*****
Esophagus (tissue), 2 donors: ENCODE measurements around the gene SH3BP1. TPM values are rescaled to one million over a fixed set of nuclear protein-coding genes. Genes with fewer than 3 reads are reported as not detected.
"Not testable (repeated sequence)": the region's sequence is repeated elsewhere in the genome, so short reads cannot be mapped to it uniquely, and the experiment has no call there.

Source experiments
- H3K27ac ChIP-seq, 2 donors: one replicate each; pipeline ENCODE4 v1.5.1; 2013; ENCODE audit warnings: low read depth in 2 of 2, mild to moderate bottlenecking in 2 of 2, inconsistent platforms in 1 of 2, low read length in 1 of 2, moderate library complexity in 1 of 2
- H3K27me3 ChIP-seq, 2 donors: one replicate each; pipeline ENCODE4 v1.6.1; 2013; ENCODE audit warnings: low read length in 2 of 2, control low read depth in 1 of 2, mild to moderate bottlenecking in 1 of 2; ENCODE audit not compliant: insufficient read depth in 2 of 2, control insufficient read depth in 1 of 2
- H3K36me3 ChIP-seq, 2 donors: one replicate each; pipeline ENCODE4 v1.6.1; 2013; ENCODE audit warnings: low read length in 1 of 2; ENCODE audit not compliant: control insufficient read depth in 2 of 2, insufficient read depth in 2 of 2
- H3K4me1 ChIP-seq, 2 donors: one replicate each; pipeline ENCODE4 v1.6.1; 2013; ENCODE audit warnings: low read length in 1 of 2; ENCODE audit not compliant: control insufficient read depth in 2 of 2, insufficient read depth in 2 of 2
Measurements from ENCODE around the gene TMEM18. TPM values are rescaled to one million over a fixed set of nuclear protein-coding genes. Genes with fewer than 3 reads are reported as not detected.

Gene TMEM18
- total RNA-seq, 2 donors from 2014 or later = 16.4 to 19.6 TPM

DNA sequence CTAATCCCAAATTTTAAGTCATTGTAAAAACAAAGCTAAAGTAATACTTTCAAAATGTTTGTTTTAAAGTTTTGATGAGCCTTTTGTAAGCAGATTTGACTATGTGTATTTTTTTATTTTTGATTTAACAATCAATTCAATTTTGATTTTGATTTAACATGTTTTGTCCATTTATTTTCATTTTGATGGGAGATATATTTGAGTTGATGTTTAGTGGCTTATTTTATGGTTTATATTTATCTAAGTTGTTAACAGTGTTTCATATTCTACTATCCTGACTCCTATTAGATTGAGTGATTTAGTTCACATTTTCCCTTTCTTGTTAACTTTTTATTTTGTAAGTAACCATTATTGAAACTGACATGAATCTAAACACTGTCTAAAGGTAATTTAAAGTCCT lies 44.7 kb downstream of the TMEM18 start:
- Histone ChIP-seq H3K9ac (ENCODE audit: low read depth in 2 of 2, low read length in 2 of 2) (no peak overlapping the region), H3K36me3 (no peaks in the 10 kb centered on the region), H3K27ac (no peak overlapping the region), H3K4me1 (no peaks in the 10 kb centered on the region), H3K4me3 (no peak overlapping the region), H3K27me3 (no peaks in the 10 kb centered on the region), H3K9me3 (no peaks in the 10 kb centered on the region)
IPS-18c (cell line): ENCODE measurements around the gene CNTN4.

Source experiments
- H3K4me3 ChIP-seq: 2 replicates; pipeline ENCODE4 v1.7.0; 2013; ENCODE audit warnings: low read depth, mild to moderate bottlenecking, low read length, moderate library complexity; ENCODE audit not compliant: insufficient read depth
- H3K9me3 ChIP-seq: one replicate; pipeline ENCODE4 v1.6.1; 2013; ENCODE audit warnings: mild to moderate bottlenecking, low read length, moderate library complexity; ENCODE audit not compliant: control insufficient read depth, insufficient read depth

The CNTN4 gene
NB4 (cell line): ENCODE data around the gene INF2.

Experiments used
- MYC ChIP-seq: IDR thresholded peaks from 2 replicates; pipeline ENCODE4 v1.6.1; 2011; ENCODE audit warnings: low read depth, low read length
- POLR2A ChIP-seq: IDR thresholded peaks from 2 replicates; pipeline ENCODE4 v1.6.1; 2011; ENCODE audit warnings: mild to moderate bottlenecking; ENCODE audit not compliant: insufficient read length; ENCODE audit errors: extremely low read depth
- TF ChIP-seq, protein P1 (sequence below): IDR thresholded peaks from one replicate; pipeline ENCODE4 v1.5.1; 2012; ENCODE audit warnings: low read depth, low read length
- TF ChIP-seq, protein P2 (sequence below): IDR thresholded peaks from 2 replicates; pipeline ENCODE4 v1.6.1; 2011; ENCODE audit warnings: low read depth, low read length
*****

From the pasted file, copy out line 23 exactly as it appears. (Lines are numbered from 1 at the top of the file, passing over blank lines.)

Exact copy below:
- TF ChIP-seq, protein P2 (sequence below): IDR thresholded peaks from 2 replicates; pipeline ENCODE4 v1.6.1; 2011; ENCODE audit warnings: low read depth, low read length